GC Centennial - header
Amy Martin

GC Centennial - Legislation header

Grand Canyon Centennial Protection Act

GC Centennial - Legislation intro

What better way to commemorate the centennial than by permanently protecting it from uranium-mining contamination?  The Grand Canyon Centennial Protection Act will permanently ban uranium mining on about 1 million acres of public land adjacent to Grand Canyon National Park. Learn about the bill ›

GC Centennial - Legislation CTA

Ask your senators to co-sponsor the bill

GC Centennial - legislation (map)

GC Centennial - legislation (map)
Stephanie Smith

There are over 800 active mining claims on national forest and other public lands around Grand Canyon National Park. If passed, the bill would make the current temporary mining ban around the park permanent.

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GC Centennial - Intertribal gatherings

Cultural homelands

Long before the Grand Canyon joined ranks as a national park, it was home to Indigenous people. At least 11 tribes trace their ancestors, culture, and places of origin to the Grand Canyon. But Native peoples — the canyon’s original caretakers — have been pushed off their traditional homelands and excluded from park management throughout the past hundred years.

GC Centennial - partnerships (map)

The centennial of Grand Canyon National Park offers a chance to renew relationships essential to sustaining the Grand Canyon in its entirety and build partnerships between Native communities, the National Park Service, and others, ushering in a new era of stewardship for the Grand Canyon region.

Redefining the next century

The Trust is facilitating the Intertribal Centennial Conversations with cultural leaders from Grand Canyon-affiliated tribes across the Colorado Plateau. Dozens of individuals from Hualapai, Havasupai, Zuni, Hopi, Southern San Juan Paiute, and Navajo communities have come together to identify priorities and goals, placing tribes at the forefront of education, interpretation, and stewardship of the Grand Canyon. They've already presented 40 recommendations to the park service and other partners on how to better engage with tribes, and they will continue to push inclusiveness into the second century of Grand Canyon National Park.

GC Centennial - Ophelia

GC Centennial - Ophelia
Jake Hoyungowa

Ophelia Watahomigie-Corliss, Havasupai

I want people to know that the cultural history of the Grand Canyon is not the history you read in colonial books. I want them to honor and respect our oral history and to understand that the history of the Grand Canyon doesn’t start with Mary Colter...more ›


GC Centennial - Richard Powskey

GC Centennial - Richard Powskey
Jake Hoyungowa

Richard Powskey, Hualapai

Since the creation of the national park at Grand Canyon, their whole approach was not very accommodating to the tribes. Theodore Roosevelt went there, designated it, and had all the tribes moved out of that area, claiming it a natural treasure for the American people. We are the American people too, and that’s our homeland...more ›

GC Centennial - Renae Yellowhorse

GC Centennial - Renae Yellowhorse
Jake Hoyungowa

Renae Yellowhorse, Navajo

I’d like to see my progeny — all my great-grandchildren, and their grandchildren — be able to go to the canyon and realize and know that those places are protected and preserved for them. I don’t want them to come to face what we had to. The humiliation, the attempts to make us so ashamed of where we come from...more ›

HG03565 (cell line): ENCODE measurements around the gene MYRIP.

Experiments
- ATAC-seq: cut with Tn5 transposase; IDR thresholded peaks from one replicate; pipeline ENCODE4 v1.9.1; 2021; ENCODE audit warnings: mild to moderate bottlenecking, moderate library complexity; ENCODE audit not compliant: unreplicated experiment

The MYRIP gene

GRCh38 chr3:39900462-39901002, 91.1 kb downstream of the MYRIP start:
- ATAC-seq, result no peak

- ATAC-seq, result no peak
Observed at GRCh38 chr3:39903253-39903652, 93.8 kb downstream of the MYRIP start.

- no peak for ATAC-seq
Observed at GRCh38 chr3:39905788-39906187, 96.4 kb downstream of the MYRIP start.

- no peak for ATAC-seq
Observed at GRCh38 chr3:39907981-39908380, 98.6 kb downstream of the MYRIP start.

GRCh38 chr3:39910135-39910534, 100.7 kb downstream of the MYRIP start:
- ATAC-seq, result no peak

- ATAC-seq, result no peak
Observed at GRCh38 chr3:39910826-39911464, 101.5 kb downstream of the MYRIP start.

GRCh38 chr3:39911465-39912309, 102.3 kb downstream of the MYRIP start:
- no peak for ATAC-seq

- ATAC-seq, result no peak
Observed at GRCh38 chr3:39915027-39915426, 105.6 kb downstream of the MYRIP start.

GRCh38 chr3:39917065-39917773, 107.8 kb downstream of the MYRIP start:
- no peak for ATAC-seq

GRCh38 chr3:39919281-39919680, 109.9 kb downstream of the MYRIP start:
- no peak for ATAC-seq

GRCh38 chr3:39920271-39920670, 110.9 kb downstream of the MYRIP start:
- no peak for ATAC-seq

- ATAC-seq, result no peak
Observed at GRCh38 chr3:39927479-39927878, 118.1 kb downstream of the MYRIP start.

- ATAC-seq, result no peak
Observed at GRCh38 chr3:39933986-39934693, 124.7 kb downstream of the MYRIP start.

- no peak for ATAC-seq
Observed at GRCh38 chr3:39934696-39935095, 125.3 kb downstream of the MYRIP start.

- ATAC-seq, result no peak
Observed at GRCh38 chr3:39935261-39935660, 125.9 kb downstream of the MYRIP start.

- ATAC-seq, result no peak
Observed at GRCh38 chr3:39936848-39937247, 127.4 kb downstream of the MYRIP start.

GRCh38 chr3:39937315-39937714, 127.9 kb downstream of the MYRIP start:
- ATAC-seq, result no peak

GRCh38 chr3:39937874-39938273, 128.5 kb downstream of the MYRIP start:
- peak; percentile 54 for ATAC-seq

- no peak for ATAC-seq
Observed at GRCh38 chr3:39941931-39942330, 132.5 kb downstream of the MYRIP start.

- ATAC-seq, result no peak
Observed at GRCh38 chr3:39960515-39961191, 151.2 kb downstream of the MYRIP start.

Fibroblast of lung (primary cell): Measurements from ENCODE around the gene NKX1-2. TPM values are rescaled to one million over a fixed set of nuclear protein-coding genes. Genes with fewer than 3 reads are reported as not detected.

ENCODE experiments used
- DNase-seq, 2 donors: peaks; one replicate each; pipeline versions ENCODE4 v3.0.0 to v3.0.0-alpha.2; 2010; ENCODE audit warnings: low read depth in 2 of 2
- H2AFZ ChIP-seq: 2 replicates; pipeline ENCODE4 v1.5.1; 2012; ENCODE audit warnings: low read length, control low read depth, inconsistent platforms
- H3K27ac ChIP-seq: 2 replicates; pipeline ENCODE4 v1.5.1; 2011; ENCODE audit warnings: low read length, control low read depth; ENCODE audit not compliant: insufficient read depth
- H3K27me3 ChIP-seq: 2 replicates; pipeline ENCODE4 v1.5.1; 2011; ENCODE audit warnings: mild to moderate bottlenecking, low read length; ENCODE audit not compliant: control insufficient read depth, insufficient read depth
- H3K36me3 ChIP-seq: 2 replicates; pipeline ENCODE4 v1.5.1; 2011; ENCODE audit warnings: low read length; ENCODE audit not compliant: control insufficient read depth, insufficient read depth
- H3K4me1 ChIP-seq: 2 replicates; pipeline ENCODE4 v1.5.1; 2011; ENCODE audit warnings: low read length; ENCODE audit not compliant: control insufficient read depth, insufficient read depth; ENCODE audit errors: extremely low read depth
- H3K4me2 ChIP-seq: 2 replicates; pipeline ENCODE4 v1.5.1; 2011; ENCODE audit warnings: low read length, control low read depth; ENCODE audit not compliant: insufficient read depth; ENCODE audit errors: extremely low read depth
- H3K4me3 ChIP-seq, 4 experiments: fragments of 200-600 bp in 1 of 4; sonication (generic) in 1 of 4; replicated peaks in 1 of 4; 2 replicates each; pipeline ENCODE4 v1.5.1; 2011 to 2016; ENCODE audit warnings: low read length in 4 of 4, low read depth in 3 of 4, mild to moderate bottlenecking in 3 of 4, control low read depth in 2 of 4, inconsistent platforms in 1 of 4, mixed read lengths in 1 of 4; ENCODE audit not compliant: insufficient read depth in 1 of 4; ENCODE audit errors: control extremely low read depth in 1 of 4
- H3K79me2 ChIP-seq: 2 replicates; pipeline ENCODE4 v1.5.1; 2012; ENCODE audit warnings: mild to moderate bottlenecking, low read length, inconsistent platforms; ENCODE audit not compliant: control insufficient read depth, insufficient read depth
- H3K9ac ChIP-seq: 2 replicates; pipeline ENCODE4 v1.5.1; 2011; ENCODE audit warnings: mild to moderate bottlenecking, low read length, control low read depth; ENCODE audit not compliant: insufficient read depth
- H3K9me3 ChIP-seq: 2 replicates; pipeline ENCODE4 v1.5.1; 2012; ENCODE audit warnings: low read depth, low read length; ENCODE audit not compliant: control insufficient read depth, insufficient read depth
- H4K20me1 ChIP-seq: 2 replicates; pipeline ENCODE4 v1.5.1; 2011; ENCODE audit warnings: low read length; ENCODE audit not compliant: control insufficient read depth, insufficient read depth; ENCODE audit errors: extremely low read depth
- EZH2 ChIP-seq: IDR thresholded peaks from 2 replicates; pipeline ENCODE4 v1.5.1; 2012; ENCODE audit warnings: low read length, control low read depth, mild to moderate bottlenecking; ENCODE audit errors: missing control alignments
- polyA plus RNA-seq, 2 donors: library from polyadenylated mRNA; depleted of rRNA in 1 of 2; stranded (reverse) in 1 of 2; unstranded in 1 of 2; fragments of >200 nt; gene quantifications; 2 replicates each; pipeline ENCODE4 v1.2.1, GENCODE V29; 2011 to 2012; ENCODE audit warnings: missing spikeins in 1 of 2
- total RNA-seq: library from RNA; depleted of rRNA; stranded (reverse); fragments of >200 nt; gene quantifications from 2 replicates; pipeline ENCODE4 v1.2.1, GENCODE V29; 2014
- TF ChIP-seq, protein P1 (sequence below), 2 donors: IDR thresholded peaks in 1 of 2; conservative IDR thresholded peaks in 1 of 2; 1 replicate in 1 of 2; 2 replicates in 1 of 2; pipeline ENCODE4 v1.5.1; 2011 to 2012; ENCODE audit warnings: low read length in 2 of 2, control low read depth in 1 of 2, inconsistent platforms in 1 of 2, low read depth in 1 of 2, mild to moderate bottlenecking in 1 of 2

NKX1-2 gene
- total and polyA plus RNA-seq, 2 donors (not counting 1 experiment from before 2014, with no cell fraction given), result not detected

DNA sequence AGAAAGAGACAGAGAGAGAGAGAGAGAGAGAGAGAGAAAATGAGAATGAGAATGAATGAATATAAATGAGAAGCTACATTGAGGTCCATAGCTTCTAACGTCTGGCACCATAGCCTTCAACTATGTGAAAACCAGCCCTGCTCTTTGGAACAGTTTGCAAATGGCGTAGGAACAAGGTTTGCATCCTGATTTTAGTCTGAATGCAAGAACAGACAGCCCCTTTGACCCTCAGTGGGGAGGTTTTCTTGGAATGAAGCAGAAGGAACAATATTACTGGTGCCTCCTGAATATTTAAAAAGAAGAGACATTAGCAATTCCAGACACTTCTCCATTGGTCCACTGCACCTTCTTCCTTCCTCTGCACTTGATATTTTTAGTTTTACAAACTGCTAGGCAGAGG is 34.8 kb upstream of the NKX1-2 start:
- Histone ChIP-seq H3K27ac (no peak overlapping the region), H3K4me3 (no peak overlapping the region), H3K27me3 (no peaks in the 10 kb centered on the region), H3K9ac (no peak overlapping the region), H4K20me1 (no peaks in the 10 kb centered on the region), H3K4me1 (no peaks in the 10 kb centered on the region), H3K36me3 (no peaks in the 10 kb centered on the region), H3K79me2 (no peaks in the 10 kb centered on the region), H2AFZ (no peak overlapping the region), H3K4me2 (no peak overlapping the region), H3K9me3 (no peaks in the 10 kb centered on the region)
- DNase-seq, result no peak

GC Centennial - Group vision

Vision for the future

The Intertribal Centennial Conversations seeks to develop respectful relationships between federal land mangement agencies and tribal communities and promote greater involvement of Grand Canyon's first stewards in managing the park and public and tribal lands. Here's a glimpse of the group's recommendations:

Vision statement:

We, the descendants of ancestral inhabitants of the Grand Canyon, acknowledge the spiritual pathways of our ancestors by commemorating our indigenous presence and sharing our true history while we begin to heal, build, and strengthen relationships with all people to protect Grand Canyon's heritage.


  • Create a stewardship council to directly involve tribal communities in management decisions of public lands surrounding the Grand Canyon.
  • Increase public information and education about Grand Canyon's indigenous peoples and their thousands of years of experience and traditional knowledge of the area.
  • Accelerate employment of indigenous professionals in all levels of managing the park and surrounding federal, state, and tribal lands.
Learn more about how the Intertribal Centennial Conversations got started ›

GC Centennial - Other ways to get involved (heading)

Get involved

GC Centennial - other ways to get involved

Grand Canyon climbing

Share your story

Was it love at first sight, or did sore knees make you vow never to hike in the canyon again? We’re collecting stories about first impressions of the Grand Canyon. Tell us why you love the place ›

Grand Canyon hikers

Donate to the Trust

The Grand Canyon Trust was born out of our love for the Grand Canyon. Help us continue safeguarding the canyon's air, waters, views, and communities into the next century. Make a gift ›

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Test your Grand Canyon IQ

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Blake McCord

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Bucket-list hikes

From trail descriptions and maps to permit information and directions, we've got you covered. Plan your next Grand Canyon adventure, and check out our favorite routes ›

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Help us keep the canyon grand for the next 100 years.

Grand Canyon Blog


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